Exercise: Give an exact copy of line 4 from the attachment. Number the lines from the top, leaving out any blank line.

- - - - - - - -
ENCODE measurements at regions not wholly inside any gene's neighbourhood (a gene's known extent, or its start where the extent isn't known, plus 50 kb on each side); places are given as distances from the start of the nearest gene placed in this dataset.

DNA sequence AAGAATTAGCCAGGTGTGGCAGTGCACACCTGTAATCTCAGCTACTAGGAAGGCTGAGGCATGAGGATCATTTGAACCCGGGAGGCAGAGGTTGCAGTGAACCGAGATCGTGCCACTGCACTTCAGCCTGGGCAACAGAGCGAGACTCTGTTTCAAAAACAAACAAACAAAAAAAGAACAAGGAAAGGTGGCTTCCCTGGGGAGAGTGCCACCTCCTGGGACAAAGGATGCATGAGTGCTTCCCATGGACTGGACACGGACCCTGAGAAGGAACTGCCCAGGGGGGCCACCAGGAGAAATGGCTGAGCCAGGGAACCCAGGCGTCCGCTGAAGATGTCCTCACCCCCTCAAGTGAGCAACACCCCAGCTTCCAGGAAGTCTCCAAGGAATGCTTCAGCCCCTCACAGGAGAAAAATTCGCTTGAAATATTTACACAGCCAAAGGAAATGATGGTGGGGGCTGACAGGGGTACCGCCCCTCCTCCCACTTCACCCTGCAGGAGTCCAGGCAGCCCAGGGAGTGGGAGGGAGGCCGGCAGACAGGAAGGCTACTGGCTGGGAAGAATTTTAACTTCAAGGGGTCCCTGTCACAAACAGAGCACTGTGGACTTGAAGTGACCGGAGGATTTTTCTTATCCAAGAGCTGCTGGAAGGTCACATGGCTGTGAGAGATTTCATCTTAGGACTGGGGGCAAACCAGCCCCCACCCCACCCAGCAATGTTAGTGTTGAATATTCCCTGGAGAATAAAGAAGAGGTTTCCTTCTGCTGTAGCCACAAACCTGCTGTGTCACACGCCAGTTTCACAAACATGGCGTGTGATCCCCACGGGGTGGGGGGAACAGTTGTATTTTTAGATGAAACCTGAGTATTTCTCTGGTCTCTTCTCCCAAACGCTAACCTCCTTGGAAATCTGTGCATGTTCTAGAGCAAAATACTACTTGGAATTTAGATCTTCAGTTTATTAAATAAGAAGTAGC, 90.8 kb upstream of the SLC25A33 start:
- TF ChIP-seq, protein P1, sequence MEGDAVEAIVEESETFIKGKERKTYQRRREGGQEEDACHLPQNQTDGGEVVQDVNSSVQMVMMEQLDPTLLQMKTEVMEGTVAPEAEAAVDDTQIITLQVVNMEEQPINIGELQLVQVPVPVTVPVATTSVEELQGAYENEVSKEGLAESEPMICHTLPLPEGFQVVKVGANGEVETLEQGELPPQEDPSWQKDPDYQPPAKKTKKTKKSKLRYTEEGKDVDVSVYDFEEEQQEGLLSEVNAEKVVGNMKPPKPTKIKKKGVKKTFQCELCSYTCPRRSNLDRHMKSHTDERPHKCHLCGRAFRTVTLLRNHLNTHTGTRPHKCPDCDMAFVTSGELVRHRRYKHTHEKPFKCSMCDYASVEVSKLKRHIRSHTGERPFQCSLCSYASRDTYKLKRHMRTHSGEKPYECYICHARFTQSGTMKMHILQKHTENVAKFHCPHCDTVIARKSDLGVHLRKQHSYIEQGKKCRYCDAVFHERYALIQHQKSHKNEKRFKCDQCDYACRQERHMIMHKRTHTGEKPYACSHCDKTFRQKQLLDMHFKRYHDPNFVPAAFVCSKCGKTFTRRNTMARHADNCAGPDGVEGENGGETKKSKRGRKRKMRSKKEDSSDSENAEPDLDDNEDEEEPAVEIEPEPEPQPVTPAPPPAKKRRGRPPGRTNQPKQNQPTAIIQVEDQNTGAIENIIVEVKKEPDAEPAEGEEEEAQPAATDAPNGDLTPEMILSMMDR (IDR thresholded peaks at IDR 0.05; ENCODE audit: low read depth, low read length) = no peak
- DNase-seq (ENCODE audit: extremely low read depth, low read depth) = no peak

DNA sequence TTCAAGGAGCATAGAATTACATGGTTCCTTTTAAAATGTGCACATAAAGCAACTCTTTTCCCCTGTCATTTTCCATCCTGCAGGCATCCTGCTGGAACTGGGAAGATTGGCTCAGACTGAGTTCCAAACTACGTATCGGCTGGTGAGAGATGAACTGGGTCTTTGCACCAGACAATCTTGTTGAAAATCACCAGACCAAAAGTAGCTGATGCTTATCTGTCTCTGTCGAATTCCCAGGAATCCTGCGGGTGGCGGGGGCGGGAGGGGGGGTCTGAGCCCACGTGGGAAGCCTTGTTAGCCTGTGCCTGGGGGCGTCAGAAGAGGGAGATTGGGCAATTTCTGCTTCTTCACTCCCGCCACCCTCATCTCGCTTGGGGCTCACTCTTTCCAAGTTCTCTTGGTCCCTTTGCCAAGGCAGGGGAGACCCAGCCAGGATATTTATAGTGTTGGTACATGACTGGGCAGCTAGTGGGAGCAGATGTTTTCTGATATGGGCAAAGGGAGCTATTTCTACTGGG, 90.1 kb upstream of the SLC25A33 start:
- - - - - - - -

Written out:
- DNase-seq (ENCODE audit: extremely low read depth, low read depth) = no peak